Judge to rule on mayoral contest later this month

Starkville Mayor Lynn Spruill looks on during Monday’s hearing concerning Democratic candidate Johnny Moore’s challenge of last May’s election results.

SDN Editor

Special Judge Barry Ford said from the bench on Monday that he would soon rule on the mayoral election contest between Starkville Mayor Lynn Spruill and Democratic challenger Johnny Moore.

Tuesday marks a full year since Spruill was sworn in to the city's highest office, but the uncertainty surrounding the results will persist until July 20, when a final ruling is expected.

The first of two previously scheduled hearings was held Monday, which saw Judge Ford meet with Starkville election commissioners behind closed doors for roughly an hour.

An additional hearing date for July 19 at 9 a.m. was also set by Judge Ford, which will bring back the election commissioners and legal counsels from both sides. It will be closed to the public and media.

“I’ll rule on (the results) on the 20th, but the 19th is a different matter,” Judge Ford said from the bench.

He then said he would not open an affidavit ballot that he had ruled he would look at until the next hearing.

The Starkville Daily News previously reported a total of eight affidavit ballots were in question, along with one absentee ballot challenged by Moore’s team and another absentee ballot challenged by Spruill’s team.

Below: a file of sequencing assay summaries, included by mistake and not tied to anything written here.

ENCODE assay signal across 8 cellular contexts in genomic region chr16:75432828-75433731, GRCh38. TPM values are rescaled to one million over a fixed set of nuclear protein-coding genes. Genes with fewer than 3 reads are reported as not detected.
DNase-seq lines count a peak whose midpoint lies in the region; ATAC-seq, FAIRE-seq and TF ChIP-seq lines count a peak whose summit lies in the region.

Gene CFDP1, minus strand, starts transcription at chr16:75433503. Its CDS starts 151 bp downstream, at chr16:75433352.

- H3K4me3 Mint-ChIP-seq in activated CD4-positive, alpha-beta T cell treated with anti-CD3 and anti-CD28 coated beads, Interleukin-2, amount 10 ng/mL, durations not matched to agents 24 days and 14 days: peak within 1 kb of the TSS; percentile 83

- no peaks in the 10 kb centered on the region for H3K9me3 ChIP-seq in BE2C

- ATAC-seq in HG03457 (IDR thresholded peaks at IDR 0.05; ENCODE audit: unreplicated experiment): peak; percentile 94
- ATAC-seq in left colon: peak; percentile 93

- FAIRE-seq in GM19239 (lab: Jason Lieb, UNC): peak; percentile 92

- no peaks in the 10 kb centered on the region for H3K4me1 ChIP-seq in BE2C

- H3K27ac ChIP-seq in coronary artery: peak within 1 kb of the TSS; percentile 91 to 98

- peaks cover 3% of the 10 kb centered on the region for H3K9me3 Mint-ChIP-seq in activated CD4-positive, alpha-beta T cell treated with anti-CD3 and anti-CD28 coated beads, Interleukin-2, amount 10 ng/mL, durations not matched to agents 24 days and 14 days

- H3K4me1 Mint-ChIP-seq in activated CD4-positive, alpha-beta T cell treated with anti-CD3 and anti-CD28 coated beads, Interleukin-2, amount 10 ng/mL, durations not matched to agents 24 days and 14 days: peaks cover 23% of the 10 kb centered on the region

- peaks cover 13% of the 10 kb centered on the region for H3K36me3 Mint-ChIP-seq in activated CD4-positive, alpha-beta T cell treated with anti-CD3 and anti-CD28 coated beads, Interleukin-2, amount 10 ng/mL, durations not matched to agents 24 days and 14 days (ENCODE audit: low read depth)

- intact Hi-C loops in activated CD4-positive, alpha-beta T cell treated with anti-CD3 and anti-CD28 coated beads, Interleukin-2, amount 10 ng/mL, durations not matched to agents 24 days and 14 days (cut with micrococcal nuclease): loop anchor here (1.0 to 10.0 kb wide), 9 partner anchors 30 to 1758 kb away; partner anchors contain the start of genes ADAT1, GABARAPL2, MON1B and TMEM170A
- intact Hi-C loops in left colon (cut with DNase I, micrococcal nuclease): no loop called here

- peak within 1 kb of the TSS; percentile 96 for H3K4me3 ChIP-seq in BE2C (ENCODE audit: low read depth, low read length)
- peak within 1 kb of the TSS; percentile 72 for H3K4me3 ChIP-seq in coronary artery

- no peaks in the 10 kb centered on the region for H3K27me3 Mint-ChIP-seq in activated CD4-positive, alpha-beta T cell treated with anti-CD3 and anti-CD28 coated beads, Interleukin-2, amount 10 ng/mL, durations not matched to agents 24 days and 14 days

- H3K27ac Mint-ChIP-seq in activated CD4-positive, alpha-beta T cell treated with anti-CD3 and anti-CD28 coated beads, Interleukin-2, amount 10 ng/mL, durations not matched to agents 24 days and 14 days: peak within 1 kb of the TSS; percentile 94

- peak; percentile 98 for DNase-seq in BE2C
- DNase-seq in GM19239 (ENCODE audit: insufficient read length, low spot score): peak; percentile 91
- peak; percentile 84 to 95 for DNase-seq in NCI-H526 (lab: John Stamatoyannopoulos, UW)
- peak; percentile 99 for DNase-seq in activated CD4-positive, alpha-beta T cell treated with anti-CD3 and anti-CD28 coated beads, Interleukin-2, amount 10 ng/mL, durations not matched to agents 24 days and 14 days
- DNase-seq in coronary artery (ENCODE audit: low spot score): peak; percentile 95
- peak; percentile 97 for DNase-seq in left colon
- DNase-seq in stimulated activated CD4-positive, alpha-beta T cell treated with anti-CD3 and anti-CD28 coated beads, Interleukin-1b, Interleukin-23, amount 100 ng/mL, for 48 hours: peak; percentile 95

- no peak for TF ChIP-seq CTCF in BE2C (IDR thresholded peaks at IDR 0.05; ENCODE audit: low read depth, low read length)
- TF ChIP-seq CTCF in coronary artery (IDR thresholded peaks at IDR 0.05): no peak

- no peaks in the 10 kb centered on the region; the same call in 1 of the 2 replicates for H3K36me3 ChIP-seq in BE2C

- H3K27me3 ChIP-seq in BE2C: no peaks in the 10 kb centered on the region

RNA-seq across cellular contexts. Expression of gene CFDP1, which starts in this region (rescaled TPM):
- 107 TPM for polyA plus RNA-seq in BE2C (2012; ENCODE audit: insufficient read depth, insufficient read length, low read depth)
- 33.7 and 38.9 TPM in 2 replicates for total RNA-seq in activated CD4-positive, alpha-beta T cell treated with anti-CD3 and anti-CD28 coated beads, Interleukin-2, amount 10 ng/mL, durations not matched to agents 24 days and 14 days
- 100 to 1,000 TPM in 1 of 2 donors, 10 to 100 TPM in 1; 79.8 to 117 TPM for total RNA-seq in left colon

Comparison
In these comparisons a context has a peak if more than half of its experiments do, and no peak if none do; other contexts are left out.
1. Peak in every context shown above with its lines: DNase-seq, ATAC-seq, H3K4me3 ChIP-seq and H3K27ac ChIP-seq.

Judge Ford did, however, comment on how close the race was.

“It is apparent to the court that there were two really good candidates running for mayor because the community is almost equally divided as to who should be mayor,” he said. “Miss Spruill, you’re mayor and you may well be mayor after something, you may not, I’m just going to call it like I see it.”

Moore’s legal counsel William Starks declined to provide any predictions on the outcome to the Starkville Daily News, but said their team was excited to finally see a decision for the year-long challenge.

“We have a hearing set for (July 19), which you know the judge will open some of the ballots, I don’t know how many or what but he will announce that then, then on (July 20) he will announce his final ruling so we are excited for that to come to a conclusion.”

Attorney Jim Mozingo, Spruill’s legal counsel, said he thinks the hearing on July 19 will see Judge Ford meet with both sides and election commissioners so he can go over what he has actually opened and what he has not.

“I think (Judge Ford) is trying to be as careful about it as he possibly can with the names of some individuals and ballots are out there,” Mozingo said. “He doesn’t want to make that bigger and them get drug into this, and it really goes against the idea of secret ballot and that’s all been unfortunate, but it’s a matter of necessity.”

He then praised the efforts of Judge Ford in overseeing the case.

“It’s another part of the process and even though it looks a little slower, I think this is what due process is all about,” Mozingo said. “Nobody has any complaints the way Judge Ford has handled this. He’s been clear and easy to understand about what he wanted. You can’t beat that.”

Spruill was certified as the winner of the mayoral race by seven votes last May and became the city’s first female mayor. 

Moore immediately challenged the results, which led to Ford being appointed by the Mississippi Supreme Court to oversee the case.